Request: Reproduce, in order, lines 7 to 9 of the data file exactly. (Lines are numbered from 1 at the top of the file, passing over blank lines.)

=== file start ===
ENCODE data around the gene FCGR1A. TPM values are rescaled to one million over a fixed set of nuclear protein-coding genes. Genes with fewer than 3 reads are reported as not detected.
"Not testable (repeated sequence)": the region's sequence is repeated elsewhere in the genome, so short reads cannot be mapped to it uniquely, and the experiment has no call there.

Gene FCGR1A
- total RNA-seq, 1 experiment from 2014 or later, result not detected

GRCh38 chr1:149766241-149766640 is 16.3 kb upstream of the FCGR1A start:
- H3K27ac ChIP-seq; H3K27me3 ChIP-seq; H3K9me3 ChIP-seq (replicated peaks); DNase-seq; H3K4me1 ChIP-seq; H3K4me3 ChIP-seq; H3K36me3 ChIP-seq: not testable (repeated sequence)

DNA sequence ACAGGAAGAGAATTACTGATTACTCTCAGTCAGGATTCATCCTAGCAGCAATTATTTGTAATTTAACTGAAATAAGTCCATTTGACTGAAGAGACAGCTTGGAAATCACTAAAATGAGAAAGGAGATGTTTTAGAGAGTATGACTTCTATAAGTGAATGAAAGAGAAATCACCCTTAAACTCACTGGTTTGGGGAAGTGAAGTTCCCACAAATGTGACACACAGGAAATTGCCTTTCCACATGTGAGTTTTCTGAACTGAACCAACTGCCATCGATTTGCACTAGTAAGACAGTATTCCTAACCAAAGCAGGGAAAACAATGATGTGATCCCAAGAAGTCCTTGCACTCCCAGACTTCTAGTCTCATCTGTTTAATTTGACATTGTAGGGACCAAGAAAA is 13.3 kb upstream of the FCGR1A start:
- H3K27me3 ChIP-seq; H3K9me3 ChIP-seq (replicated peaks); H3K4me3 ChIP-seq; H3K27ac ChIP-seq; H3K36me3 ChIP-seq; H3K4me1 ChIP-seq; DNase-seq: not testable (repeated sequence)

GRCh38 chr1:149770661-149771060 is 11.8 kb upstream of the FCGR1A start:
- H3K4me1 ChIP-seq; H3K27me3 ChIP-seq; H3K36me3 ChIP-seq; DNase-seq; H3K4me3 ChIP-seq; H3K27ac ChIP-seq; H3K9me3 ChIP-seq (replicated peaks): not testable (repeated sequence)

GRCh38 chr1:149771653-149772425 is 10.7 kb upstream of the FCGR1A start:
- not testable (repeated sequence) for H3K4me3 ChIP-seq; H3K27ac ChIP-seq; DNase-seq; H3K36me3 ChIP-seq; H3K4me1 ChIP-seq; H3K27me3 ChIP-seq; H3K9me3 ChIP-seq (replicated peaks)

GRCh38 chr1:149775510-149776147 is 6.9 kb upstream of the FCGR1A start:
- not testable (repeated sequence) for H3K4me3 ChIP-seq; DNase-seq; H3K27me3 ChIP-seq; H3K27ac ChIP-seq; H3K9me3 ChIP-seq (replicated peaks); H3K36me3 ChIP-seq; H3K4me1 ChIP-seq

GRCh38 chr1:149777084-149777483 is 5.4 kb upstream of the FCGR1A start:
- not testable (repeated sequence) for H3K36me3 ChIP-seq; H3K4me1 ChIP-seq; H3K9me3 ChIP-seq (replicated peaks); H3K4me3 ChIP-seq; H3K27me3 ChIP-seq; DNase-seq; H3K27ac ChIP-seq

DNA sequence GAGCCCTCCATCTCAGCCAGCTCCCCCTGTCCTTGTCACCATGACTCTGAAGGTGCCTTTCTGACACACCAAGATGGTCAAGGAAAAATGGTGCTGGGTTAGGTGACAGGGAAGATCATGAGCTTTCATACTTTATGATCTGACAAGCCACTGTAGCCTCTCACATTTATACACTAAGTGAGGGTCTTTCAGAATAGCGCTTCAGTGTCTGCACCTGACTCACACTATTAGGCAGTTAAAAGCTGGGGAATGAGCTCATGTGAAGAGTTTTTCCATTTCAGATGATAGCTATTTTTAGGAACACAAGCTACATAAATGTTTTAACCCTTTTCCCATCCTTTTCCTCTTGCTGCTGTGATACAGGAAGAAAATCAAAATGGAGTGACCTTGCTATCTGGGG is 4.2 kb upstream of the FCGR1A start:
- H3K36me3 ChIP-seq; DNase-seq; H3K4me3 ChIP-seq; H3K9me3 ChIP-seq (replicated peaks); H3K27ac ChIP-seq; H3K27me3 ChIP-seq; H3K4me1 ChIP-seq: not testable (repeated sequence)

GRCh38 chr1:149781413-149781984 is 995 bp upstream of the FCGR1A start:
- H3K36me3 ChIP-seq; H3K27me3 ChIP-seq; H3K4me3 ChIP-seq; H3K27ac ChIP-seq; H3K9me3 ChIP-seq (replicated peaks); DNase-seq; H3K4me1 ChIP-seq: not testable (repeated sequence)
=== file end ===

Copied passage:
DNA sequence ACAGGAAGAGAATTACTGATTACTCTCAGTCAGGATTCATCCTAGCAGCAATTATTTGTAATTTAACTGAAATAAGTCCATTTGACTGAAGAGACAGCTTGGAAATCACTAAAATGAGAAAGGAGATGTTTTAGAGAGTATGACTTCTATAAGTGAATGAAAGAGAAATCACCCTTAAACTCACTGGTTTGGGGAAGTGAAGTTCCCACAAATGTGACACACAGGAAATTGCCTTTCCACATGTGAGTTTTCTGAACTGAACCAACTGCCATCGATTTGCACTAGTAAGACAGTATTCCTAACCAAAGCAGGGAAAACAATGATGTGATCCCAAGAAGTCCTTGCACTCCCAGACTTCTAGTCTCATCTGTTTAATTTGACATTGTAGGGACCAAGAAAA is 13.3 kb upstream of the FCGR1A start:
- H3K27me3 ChIP-seq; H3K9me3 ChIP-seq (replicated peaks); H3K4me3 ChIP-seq; H3K27ac ChIP-seq; H3K36me3 ChIP-seq; H3K4me1 ChIP-seq; DNase-seq: not testable (repeated sequence)

GRCh38 chr1:149770661-149771060 is 11.8 kb upstream of the FCGR1A start: